|Publication number||US4347580 A|
|Application number||US 06/170,492|
|Publication date||Aug 31, 1982|
|Filing date||Jul 21, 1980|
|Priority date||Jul 21, 1980|
|Publication number||06170492, 170492, US 4347580 A, US 4347580A, US-A-4347580, US4347580 A, US4347580A|
|Inventors||James W. Bond|
|Original Assignee||The United States Of America As Represented By The Secretary Of The Navy|
|Export Citation||BiBTeX, EndNote, RefMan|
|Patent Citations (6), Referenced by (33), Classifications (9)|
|External Links: USPTO, USPTO Assignment, Espacenet|
The invention described herein may be manufactured and used by or for the Government of the United States of America for governmental purposes without the payment of any royalties thereon or therefor.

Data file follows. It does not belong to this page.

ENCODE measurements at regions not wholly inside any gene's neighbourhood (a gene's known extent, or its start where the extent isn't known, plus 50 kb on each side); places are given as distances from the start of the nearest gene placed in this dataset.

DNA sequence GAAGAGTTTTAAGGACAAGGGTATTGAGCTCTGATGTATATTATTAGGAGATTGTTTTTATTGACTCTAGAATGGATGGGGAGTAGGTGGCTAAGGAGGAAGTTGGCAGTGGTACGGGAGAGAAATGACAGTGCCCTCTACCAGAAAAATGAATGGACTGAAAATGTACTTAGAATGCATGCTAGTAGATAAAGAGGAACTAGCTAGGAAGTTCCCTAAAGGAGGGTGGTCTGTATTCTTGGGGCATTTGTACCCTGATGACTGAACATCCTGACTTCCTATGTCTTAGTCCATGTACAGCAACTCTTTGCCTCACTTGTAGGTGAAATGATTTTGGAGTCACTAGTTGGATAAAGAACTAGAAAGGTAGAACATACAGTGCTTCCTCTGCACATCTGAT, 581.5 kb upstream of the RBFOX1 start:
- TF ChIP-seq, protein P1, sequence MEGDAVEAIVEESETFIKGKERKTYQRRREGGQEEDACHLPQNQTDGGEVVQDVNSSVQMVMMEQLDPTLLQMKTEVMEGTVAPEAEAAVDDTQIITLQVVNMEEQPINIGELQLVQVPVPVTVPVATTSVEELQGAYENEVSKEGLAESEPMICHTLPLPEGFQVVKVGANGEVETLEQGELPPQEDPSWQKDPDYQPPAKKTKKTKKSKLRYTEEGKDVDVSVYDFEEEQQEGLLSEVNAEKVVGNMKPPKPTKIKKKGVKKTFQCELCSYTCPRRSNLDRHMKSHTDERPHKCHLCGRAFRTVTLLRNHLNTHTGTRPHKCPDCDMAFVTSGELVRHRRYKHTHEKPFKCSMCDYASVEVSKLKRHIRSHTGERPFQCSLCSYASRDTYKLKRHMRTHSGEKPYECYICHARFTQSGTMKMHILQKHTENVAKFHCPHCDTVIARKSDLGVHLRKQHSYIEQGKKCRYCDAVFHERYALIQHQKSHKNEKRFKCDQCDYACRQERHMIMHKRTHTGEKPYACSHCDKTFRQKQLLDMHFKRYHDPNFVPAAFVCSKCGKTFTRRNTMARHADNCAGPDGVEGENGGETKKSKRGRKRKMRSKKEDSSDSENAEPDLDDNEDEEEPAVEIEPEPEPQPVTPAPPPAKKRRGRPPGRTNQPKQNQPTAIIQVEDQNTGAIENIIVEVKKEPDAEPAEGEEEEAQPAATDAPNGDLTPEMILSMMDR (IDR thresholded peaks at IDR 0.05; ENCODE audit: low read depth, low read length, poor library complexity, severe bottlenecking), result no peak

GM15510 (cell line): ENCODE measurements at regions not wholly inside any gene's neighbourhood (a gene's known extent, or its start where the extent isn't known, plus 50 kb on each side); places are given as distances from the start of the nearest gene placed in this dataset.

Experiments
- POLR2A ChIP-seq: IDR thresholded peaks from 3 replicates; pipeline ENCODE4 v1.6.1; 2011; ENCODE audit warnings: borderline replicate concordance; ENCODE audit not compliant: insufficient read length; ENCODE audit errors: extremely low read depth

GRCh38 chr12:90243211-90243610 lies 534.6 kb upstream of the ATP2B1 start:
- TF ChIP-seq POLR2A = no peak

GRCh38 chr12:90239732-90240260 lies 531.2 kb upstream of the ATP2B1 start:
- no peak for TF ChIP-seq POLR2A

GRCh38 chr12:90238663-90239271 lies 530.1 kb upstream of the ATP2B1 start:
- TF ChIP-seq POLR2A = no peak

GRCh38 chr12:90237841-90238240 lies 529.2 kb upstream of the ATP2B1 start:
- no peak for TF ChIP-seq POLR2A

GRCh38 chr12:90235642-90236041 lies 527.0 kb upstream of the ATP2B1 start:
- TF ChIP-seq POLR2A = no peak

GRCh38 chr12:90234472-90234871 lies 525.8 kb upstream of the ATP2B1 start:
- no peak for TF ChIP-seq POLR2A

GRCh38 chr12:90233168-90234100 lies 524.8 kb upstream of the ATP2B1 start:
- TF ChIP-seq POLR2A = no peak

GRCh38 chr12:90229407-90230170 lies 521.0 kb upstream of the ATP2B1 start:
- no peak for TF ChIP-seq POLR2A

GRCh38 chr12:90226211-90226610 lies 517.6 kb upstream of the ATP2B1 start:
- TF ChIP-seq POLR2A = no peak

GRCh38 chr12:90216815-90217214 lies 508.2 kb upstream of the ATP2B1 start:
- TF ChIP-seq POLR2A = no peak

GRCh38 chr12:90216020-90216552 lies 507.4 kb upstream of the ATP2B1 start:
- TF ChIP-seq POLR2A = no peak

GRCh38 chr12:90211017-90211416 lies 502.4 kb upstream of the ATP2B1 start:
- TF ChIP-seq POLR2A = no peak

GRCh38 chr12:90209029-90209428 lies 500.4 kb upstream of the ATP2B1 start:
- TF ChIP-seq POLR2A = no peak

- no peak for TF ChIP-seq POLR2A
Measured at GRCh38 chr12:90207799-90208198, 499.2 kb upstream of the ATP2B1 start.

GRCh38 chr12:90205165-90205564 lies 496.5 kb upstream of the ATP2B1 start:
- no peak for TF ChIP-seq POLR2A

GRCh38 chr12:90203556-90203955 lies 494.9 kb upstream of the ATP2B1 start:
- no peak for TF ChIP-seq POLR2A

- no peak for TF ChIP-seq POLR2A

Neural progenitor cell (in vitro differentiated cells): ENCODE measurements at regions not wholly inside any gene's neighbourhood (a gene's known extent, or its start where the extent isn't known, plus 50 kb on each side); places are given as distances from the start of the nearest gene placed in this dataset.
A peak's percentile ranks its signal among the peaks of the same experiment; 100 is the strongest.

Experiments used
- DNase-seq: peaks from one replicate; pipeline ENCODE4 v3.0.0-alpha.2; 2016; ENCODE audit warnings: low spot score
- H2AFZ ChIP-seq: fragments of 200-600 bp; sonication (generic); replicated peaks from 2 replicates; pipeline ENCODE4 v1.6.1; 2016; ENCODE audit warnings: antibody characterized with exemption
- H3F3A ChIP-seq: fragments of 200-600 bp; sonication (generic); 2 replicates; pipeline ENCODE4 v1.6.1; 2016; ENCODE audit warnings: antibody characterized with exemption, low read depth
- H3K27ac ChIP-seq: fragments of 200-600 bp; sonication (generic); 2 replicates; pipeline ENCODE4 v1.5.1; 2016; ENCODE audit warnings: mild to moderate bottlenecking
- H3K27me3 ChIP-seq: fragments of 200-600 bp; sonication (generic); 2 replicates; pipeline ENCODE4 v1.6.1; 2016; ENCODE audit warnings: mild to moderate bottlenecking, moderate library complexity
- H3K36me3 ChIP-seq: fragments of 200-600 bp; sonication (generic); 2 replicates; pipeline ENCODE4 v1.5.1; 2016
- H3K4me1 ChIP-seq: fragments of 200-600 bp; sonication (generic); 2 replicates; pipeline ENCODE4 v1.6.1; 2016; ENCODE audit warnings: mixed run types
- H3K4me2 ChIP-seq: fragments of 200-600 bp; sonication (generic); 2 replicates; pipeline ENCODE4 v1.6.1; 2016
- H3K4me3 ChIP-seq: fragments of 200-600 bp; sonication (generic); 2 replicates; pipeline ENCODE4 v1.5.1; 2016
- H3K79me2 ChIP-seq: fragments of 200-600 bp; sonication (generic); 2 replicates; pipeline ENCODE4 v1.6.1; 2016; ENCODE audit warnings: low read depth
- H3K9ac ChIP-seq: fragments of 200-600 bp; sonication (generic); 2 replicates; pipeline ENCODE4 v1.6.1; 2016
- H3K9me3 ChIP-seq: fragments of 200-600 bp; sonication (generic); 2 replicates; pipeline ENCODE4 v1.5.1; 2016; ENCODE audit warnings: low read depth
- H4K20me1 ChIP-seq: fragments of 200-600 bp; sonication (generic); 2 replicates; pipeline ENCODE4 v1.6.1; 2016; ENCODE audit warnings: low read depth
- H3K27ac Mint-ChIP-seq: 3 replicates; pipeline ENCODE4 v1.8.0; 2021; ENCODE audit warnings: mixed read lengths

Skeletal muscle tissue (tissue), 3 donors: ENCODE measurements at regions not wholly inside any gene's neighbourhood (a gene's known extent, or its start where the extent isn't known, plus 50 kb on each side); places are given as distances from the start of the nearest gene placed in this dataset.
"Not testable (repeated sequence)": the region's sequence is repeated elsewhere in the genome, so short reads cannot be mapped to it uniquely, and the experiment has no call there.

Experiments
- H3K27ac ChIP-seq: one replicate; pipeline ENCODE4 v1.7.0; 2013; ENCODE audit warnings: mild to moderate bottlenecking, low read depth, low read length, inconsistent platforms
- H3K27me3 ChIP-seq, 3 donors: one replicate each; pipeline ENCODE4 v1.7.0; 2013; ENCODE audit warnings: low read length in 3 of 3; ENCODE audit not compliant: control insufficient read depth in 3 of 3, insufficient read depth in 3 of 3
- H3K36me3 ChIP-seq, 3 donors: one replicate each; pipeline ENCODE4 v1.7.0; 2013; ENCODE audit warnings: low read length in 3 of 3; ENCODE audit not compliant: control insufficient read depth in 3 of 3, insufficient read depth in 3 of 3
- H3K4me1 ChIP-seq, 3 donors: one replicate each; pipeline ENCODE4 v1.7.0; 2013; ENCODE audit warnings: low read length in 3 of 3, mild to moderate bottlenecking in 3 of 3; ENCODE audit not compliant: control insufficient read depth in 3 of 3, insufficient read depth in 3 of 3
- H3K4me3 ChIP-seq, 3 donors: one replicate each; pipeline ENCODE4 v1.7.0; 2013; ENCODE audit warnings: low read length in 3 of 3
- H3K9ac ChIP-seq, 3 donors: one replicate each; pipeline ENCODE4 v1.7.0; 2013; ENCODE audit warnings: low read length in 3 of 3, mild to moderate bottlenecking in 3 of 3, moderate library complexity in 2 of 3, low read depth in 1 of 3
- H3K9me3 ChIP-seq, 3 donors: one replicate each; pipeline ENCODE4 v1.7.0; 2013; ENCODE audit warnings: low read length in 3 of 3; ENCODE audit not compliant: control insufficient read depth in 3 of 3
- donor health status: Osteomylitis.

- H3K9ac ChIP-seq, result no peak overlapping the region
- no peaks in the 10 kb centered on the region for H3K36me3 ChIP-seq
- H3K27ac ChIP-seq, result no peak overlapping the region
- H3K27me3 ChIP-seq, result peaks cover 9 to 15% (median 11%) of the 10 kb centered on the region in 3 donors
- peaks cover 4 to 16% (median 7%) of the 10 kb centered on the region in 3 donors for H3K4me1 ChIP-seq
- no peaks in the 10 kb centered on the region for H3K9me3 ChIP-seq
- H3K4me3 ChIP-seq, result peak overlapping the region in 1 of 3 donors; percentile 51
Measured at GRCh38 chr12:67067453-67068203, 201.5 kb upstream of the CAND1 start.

Many signal processing tasks require the calculation of sums of the form ##EQU1## for integers k=0,1, . . . , N-1 for sequences of real or complex numbers ao,a1, . . . , aN-1 and bo,b1, . . . ,bN-1.
The prior art convolver, or correlator, has the structure 10 shown in FIG. 1. The structure 10 consists of two one-dimensional shift registers, 12 and 14. Data can be input into either end, 12LE or 12RE of register 12 or 14LE or 14RE or register 14, or both ends of the shift registers depending on the design. The multiplier 16 can be either analog or digital. The summer 18 can be analog or digital also. The convolver or correlator 10 shown in FIG. 1 has been implemented using charge-coupled devices (CCD's), surface acoustic wave (SAW) devices, and the common digital technologies.